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  • About Fosamax

    Fosamax, also known by its generic name of alendronic acid, is a medication used to treat osteoporosis. It appears either on its own or in combination with Vitamin D in a formulation known as Fosamax D. A generic version, alendronate, and Fosamax are prescribed as 5 mg, 10 mg, and 40 mg doses to be taken daily, and weekly doses of 35 mg and 70 mg. Fosamax is one of the most popular drugs used for osteoporosis, with over 37 million prescriptions written for this medication in 2008 alone.

    Fosamax is not absorbed well by the stomach, but it does bind well to the bones after absorbed, where, like other drugs in the bisphosphate class, it prevents certain types of bone cells from destroying bone tissue. This process, known as bone resorption, is responsible for the release of calcium from bone tissue, and is one of the mechanisms underlying osteoporosis. Fosamax is stronger than most other medications in its class in terms of inhibiting resorption, and additionally, does not convert new bone tissue into minerals. Calcium and Vitamin D are often needed in order to ensure the maximum preservation of bone tissue.

    Fosamax can be used to treat osteoporosis in both males and females, from either postmenopausal or steroid-related osteoporosis. Fosamax can also be used to treat other bone related diseases, including Paget’s disease.

    Fosamax has been linked to a variety of side effects, including:

    • Esophageal ulcers, some of which require hospitalization.
    • Skin rash
    • Joint or bone pain
    • Osteonecrosis of the jaw

    Additionally, there is a potential link between taking Fosamax and a specific type of femoral fracture. This fracture goes straight through the thigh bone, and occurs after little trauma, or in some cases, no trauma at all. In the most extreme cases, people taking Fosamax had weeks of aching in their thigh, and then the bone would abruptly break, sometimes while they were just walking or standing still. These unexplained fractures seem to occur mostly in women that have been taking Fosamax, or its generic equivalent, for periods of five or more years. These fractures are thought to occur because of the way Fosamax works; it can make the femur more brittle, and it interferes with the bone’s ability to repair itself.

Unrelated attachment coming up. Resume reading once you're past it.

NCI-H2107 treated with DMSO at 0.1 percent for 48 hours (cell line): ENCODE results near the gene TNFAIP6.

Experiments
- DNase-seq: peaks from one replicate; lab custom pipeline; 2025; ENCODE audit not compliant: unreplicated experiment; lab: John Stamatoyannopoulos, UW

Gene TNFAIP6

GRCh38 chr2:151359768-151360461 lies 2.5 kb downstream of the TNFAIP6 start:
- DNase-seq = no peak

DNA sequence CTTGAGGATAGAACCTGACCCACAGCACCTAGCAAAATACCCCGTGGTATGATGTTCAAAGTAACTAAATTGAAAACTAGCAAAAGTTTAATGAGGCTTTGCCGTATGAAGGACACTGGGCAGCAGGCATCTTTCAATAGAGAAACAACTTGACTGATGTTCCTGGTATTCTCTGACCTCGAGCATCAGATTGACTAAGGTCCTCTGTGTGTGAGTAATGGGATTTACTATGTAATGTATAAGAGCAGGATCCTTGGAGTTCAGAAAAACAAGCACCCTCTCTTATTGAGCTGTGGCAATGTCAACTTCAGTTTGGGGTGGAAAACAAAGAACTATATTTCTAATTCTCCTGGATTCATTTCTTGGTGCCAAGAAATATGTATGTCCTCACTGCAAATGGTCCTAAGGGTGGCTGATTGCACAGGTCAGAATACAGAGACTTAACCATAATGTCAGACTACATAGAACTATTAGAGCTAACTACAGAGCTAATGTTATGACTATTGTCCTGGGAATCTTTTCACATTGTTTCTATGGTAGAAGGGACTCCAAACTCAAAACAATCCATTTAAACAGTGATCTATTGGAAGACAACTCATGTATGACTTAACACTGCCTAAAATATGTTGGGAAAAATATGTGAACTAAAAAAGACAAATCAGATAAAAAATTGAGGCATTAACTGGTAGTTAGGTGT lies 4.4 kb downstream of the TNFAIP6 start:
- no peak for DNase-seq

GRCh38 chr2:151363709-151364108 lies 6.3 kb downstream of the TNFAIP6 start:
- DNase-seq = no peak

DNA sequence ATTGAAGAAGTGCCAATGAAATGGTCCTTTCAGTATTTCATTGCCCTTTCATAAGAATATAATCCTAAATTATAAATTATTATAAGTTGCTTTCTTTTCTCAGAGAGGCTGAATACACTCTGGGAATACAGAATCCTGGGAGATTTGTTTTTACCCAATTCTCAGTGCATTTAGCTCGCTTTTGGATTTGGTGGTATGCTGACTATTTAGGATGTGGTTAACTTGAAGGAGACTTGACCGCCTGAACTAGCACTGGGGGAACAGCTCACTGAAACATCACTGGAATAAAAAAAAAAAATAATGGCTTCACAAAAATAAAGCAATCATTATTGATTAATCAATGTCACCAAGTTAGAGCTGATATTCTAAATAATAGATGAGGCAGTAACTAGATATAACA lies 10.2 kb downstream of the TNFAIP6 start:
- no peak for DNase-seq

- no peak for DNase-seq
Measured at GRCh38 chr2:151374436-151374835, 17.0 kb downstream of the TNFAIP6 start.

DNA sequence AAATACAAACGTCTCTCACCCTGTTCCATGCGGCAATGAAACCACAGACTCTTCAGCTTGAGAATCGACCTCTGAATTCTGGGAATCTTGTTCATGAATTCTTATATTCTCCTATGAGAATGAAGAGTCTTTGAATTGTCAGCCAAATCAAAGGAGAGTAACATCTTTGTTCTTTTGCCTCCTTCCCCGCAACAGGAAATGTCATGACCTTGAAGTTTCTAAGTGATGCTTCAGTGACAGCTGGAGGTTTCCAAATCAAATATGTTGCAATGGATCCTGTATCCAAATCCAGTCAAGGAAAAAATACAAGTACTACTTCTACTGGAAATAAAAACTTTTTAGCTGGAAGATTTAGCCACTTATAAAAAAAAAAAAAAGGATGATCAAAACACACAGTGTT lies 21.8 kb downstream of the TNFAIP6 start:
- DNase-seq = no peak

In response to the claims that Fosamax can cause a sudden break in the femur, the U.S. Food and Drug Administration has placed Fosamax under review, and in October 2010, the FDA issued a warning to health care practitioners and patients that Fosamax could place people at risk of this specific type of fracture. Although research has not indicated an ideal length of time for women to take Fosamax to prevent or treat osteoporosis, many doctors are placing five year limits on prescribing this particular medication in response to the outbreak of fractures.

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